31 May 2018

The Washington Post: “Why WhatsApp may present a greater challenge to democracy than Facebook”

India’s “WhatsApp First” election, as it has been dubbed, comes at a time when parent company Facebook has been accused of undermining democracy by failing to control hate speech, Russian disinformation and inaccurate news. In developing countries such as Burma and Sri Lanka, false stories on Facebook have sparked riots, lynchings and religious violence. In the United States, accounts run by Russian operatives shared disinformation and divisive messages to up to 126 million people.

But activists in many parts of the world say WhatsApp — used by 1.5 billion people globally and known for its encrypted messages that even company executives can’t read — presents an even greater challenge to democracy.

The platform is ripe for abuse because so many of its users are new to the Internet and not digitally literate, activists say. And because conversations happen within private groups, it can be difficult for the broader public to correct false information.

It is getting out of hand, and WhatsApp doesn’t know what to do about it, said Nikhil Pahwa, a digital rights activist. The difficulty with WhatsApp is that it’s impossible to know how this information is spreading. It’s very easy for a political party to spread misinformation and no one can trace it back to them.

Annie Gowen & Elizabeth Dwoskin

Let’s encrypt everything”, they said; “This is to ensure people’s privacy!” they said. All fine, until people engage in criminal acts, spread disinformation and incite violence, with no way to trace them and hold them accountable. If tech companies don’t make some changes to their products, I am increasingly convinced that the recent trend of governments blocking social networks and messaging apps will soon become the norm rather than an exception.

27 May 2018

Vox: “Alien: Covenant is too muddled to pull off its deeply ambitious Satan allegories”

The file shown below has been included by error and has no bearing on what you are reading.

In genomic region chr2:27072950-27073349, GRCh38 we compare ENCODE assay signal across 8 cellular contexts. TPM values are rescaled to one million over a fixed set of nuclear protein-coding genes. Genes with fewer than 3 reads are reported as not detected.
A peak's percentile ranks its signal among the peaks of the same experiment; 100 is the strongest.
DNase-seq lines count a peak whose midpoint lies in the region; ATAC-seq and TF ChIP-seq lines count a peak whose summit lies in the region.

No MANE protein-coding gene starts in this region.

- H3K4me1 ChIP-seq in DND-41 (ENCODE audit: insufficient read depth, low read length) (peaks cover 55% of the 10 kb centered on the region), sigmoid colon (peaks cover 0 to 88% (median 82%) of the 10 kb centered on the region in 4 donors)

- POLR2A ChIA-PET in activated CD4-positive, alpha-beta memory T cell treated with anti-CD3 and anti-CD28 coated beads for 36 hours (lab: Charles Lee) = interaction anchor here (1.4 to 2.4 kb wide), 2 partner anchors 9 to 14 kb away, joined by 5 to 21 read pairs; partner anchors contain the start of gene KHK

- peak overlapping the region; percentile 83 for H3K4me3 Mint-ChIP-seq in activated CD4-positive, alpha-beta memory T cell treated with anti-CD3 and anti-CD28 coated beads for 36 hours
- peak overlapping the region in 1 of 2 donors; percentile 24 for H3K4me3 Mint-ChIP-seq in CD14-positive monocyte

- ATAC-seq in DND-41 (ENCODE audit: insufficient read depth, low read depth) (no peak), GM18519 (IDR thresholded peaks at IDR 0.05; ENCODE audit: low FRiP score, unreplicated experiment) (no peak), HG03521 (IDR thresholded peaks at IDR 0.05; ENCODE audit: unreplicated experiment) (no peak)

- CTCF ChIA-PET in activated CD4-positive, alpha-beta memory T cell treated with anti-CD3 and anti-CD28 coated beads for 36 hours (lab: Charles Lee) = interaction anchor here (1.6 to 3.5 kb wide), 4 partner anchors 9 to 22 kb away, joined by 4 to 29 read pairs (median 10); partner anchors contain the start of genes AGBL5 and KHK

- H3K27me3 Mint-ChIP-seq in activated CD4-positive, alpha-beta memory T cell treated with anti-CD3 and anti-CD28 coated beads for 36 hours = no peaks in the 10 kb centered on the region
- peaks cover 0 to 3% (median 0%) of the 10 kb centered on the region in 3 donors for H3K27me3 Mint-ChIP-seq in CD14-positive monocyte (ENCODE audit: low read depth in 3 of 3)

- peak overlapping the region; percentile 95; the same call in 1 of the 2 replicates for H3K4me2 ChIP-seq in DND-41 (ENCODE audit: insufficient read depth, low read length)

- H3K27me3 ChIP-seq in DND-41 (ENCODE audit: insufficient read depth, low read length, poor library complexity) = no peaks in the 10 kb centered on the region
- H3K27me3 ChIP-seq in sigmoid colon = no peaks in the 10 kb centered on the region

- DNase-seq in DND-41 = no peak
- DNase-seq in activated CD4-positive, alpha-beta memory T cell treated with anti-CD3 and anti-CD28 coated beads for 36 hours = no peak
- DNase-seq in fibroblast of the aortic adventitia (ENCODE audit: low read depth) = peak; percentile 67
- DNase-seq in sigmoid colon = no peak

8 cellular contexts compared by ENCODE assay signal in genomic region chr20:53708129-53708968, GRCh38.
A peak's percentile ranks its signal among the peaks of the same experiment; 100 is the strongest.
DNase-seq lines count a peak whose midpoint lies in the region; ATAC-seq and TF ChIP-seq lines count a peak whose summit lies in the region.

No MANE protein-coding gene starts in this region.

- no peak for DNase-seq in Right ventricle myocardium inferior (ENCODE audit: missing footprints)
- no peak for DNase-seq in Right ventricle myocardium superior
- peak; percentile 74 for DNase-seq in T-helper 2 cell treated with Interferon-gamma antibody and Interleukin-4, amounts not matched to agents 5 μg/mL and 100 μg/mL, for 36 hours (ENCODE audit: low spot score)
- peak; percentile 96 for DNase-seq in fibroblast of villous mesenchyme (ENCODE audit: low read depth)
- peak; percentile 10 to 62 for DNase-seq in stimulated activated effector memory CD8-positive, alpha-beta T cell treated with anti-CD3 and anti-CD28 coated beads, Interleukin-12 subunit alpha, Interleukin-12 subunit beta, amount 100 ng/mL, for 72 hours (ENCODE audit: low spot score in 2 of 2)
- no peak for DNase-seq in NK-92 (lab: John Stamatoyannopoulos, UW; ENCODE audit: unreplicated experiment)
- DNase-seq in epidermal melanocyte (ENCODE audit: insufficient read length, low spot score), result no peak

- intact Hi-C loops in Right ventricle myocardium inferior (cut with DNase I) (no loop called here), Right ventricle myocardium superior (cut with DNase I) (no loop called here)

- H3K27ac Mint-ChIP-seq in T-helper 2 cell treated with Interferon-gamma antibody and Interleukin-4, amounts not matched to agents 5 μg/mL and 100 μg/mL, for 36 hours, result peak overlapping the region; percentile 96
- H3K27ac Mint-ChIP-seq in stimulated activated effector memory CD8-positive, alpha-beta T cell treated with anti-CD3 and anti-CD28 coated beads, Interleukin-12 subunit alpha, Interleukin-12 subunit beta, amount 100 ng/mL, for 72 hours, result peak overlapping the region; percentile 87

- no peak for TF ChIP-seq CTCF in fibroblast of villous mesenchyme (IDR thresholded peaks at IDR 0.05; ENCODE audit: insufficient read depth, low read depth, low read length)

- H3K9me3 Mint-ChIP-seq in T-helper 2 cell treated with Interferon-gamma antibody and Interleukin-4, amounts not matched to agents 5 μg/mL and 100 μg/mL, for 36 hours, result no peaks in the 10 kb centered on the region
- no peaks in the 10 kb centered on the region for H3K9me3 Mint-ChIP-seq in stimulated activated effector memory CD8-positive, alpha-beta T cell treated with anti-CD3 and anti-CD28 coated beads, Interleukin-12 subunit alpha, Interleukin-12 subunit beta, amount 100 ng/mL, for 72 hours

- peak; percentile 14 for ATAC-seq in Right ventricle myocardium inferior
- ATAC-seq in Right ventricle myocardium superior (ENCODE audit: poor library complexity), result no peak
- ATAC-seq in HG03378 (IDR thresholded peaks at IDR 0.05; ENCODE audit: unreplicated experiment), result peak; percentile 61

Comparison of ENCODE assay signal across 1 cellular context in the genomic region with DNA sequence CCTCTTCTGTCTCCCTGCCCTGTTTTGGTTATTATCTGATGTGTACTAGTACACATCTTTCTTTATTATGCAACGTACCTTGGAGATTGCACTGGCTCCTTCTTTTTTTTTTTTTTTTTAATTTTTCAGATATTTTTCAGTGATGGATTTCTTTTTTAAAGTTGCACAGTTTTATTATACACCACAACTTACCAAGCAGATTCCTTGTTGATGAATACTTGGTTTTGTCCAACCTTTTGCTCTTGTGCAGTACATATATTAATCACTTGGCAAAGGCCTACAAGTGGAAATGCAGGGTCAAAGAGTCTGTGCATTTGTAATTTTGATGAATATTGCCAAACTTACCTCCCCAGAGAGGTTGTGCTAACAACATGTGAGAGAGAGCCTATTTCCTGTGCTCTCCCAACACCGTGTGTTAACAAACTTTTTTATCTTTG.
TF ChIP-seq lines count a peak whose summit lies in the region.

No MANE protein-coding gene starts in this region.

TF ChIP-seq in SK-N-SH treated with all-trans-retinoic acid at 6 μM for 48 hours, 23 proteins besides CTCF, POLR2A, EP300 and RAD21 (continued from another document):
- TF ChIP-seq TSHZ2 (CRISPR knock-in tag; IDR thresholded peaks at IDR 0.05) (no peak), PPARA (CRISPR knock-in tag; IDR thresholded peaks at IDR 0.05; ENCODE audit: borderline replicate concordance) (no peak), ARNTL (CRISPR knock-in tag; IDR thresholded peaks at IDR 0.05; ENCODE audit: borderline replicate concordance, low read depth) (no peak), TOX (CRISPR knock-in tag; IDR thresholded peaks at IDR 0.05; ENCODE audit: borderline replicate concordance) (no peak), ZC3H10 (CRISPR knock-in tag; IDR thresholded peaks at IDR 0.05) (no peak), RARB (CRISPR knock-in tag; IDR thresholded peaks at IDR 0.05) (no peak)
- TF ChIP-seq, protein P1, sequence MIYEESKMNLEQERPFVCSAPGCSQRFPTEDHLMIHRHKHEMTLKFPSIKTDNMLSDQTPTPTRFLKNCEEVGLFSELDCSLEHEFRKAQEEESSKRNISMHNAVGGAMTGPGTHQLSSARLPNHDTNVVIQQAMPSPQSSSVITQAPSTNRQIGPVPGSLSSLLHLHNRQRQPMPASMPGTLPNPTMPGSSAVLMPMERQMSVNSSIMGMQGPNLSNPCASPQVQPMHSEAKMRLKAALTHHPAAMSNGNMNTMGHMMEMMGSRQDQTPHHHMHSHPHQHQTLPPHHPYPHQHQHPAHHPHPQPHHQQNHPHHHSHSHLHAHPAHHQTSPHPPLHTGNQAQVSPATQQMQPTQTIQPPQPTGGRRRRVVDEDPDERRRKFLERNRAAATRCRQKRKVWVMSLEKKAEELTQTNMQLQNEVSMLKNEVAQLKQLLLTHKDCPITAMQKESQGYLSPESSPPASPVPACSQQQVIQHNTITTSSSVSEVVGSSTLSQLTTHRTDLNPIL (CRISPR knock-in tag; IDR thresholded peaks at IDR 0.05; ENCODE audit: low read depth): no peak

Satan is the kind of figure we’re familiar with today, both on TV and in real life: arrogant, charismatic, refusing to be subjugated to anyone, with a will bent only toward power and destruction. His rebellion is absolute; he’s less like those antiheroes for whom we cling to the possibility of redemption (Don Draper, Tony Soprano, Walter White) and more like those who are so unrepentant that they don’t seem human at all — think of The Dark Knight’s Joker, Hannibal Lecter, or The Knick’s Dr. William Thackery.

Alien: Covenant starts to flesh out a character — and an origin story for the whole franchise — in which Milton’s Satan is the defining, driving force. But that characterization is cut off at the knees by the fact that God in the Alien universe is still a giant mystery, even six movies in. He certainly didn’t create humans: They were created by an alien race, which the humans call “Engineers” — whose origin is itself a mystery — and in turn, the humans created an android race. There’s also a much more primal race of alien life forms (introduced in Alien) that is the embodiment of pure rage and destruction, with no drive to create, only to reproduce. And that reproduction can only happen by destroying other lives.

The creation-and-fall narrative that began to emerge in Prometheus and continues in Alien: Covenant is more ouroboros than straight line. The Engineers created humans; the humans created androids; the androids created pure evil. As such, there is no one force for a Satan figure to rebel against, pridefully or otherwise, in the Alien universe.

Alissa Wilkinson